A six-month old Dalmation pup that was deaf and whose behavior was wild ended up in the animal shelter years ago. Manager Nancy Goodwin began training the dog in the hope of making it adoptable.
Local resident Kathleen Clody also got wind of the new shelter resident and made several trips to check on the dog’s progress as Dalmations were her favorite breed, recalled Goodwin, who got to know Clody.
Clearly the shelter in Laguna Canyon meant something to Clody, who also adopted a stray from the shelter that she named Strayed.
Last week, the Laguna Beach Police Department, whose staff supervises the shelter, received a call about an unexpected $218,800 windfall, a gift from Clody, who recently died.
Goodwin, in an interview this week, said she had known for the past month that a large donation was headed their way. Still it was a bit of shock when it showed up the very day after the phone call.
“It was a nice call to get,” said Jim Beres, the police liaison to the shelter, noting that the more typical donation amounts to $50 or $100. “We are used to it taking months to settle estates,” Beres said.
The cash gift “for the benefit of the animal shelter” was received by Goodwin through the mail, part of a dispersal made very quietly by Gerald Dome, administrator of a Clody’s trust.
Born in England in 1920, Clody worked as the personal secretary to Zsa Zsa Gabor, according to Dome. She went on to own several dress shops in the Silverlake area of Los Angeles, including Glamour Unlimited, to which Gabor made conspicuous vists.
Dome came to know Clody as a teenager because “she was my mother’s best friend.”
Always an animal lover, Clody also left large bequests to various animal charities including the A.S.P.C.A., Actors and Others for Animals of Van Nuys, as well as the Red Cross and the Salvation Army, Dome said in a telephone interview from his home in Irvine.
Clody, who died within the last few months, was married three times and had no children, though a stepson cared for her in recent months, Dome said.
Soon after Blue Lagoon was built in 1960, Clody and her husband bought a condominium there for weekend use. Eventually they moved to Laguna permanently and sold their home in Van Nuys, Dome recalled.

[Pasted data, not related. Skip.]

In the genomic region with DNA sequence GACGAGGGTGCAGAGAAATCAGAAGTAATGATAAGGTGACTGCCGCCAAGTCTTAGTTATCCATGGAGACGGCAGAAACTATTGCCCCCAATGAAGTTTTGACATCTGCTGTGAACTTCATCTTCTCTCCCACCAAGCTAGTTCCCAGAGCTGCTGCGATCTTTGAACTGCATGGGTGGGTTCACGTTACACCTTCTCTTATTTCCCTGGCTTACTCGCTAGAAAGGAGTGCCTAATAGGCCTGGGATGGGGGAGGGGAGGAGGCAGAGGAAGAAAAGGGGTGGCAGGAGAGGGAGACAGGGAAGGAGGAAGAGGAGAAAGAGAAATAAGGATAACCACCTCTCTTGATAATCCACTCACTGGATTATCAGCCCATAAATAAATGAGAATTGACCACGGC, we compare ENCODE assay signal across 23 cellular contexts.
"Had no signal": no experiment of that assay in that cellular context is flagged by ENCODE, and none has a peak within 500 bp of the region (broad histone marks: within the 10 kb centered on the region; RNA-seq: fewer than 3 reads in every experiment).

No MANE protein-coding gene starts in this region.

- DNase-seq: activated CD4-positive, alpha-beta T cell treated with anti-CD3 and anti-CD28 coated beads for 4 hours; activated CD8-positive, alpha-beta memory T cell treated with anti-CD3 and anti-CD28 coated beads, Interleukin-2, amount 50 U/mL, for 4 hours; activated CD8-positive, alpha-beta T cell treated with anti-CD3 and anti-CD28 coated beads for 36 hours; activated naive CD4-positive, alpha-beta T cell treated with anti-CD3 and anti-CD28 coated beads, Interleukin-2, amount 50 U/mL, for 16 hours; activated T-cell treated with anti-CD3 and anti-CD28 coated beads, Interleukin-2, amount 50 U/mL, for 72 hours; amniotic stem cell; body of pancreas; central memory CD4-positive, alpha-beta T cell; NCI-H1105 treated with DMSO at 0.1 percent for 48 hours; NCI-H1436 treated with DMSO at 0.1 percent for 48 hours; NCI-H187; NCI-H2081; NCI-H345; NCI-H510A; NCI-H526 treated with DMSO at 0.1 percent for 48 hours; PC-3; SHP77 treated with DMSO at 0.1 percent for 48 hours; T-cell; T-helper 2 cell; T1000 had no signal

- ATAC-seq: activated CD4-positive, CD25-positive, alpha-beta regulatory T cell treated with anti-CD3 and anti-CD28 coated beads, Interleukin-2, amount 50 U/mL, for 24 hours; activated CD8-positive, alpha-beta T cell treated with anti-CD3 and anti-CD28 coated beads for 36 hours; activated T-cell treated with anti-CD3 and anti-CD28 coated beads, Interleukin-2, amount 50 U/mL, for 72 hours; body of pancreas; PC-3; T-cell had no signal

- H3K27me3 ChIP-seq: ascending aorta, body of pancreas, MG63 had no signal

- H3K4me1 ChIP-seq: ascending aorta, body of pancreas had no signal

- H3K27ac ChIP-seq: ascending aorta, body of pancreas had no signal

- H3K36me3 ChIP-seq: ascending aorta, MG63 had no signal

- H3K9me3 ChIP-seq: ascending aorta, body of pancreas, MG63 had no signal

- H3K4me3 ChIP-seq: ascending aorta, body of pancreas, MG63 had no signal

Dome also recalled a chance meeting with Clody in Europe on a ferry crossing the North Sea from Dover to the Hook of Holland. She was in the lounge entertaining friends. He also recalled a time when actor Ian McKellen visited Clody at the Blue Lagoon.
“She had a wonderful life,” he said, noting that she retained her English accent throughout her life and loved to entertain.
With failing sight and the desire to make a will, Clody sought help from Dome, who insisted she draw up a trust instead. After she retained a lawyer to do so, she again asked Dome to review the documents. He continued to advise her on financial matters and became her caretaker at the end of her life, arranging for hospice care at her home.
For the city’s animal shelter, good will yields tangible benefits. Another longtime local, Patricia Greaves left the shelter a major gift in 2010, which was used to rebuild after a severe flood.
Clody’s gift will be held in the shelter’s donation account until the City Council votes whether to accept it, Beres explained. “There are no strings attached,” he said. The money can be used for any purpose the shelter sees fit.
As for the deaf Dalmation, a Laguna Niguel woman who drove a classic 1940s sedan and wore vintage ‘40s clothing, adopted it and named her Billie Jean; the Michael Jackson song popular at the time, Goodwin recalls. “We’d often see her driving around town with the dog in her car.”